NGOs advocate constitutional roles for traditional leaders

From Beauty John,  Lafia

A consortium of Non Governmental Organisations, Global Peace Development (GPD) ActionAid Nigeria(AAN) and Beacon Youth Initiative (BYI), have called for clear and defined constitutional duties for
traditional rulers, as it relates to fostering  peaceful and harmonious coxistence and promoting security at the grassroots.

The Execurive Director of GPD, Mr Ebruke Esike, made the call during a  one-day community dialogue with traditional leaders and critical stakeholders in Nasarawa state, held in Lafia, on Wednesday.

Ebruke, whom stressed the crucial role traditional rulers play in fostering peace and security in their communities, lamented that the effectiveness of their roles is largely limited by its exclusion in the 1999 constitution, hence the call for inclusion.

According to Esike, traditional leaders exercise certain levels of influence on their people, therefore, there is need to arm them with basic and necessary information to educate their people on the importance of tolerance, which in turn would reduce conflict and violence in their localities.

“The target is to do a community dialogue with traditional rulers and critical stakeholders in the state, purposely to mitigate  the rising rate of insecurity in Nigeria,” he said .

The keynote speakers Dr Imam Muhammad Ali from Jamaatul  Nasrul Islam (JNI) and Very Reverend Obed Musa of Christian Association of Nigeria (CAN) whom presented papers on “Sustaining Community Dialogue, Surveillance and Security in Nasarawa State: Traditional Rulers Approach  and also, Role of Traditional Rulers in Fostering Inter-ethnic Harmony and Peaceful Coexistence, respectively, hammered on the need to empower traditional rulers seeing that they are the closest to the people.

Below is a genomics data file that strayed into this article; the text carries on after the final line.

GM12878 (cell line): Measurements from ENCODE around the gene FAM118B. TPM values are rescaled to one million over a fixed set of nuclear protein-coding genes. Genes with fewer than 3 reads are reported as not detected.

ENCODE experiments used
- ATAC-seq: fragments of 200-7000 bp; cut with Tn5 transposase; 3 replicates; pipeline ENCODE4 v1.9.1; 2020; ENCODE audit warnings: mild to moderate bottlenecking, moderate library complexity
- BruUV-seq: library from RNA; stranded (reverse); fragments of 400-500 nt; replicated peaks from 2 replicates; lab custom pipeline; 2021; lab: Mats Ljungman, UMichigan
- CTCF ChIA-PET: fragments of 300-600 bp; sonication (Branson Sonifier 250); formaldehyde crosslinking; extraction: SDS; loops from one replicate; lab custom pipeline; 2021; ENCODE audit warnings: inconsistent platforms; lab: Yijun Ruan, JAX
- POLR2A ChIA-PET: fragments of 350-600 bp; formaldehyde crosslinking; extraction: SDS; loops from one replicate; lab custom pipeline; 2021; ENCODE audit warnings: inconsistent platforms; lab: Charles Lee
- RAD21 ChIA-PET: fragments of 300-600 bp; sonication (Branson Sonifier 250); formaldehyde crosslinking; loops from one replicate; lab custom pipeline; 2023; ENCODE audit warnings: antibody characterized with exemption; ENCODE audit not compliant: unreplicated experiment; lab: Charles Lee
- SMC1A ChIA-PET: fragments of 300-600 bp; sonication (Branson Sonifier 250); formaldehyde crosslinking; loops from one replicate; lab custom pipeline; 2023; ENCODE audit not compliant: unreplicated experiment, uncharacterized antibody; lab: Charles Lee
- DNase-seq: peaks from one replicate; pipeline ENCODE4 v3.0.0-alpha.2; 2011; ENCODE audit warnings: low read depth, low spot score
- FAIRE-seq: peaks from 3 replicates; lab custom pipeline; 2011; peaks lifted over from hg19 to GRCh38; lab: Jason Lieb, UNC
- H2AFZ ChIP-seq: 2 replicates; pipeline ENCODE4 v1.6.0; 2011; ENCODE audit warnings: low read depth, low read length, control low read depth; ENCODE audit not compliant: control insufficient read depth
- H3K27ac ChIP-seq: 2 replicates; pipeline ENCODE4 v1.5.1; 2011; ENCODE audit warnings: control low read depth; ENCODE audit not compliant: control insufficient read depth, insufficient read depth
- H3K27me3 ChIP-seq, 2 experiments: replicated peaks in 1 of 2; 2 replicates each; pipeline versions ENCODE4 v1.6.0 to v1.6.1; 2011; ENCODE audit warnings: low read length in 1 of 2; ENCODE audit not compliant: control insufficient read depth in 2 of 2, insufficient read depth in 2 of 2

“The traditional rulers, despite their importance in peace keeping in the country, do not have a specific role in the constitution. We are calling on the federal government to include them too,  just as the police have thier roles captured in the constitution, so should traditional rulers,” they said.

Dr Zainab Ahmed, former secretary to the government of Nasarawa state remarked that the dialogue is apt, considering the ongoing constitutional review meetings in the country as she appealed that a memo should be written at the end of the dialogue and presented to the review panel.

She however decried  the exclusion of women when issues of peace promotion and development is discussed, while stressing that traditional rulers cannot achieve peace alone without support from women and youth.

The project officer for AAN, Mr Aliyu Adamu said the dialogue is in pursuance of the Sytem and Structure Stregthinning Approach  Against  Radicalisation and  Violent Extremism (SARVE II) project in Nasarawa state, funded by Global Community Engagement and Resilience Fund (GCERF).

“The aim of this meeting is to see how we can  have synergy and social cohesion where different actors can work together and when they go back to thier various communities, relay the messages and teach thier people to live  with one another,” Adamu explained.

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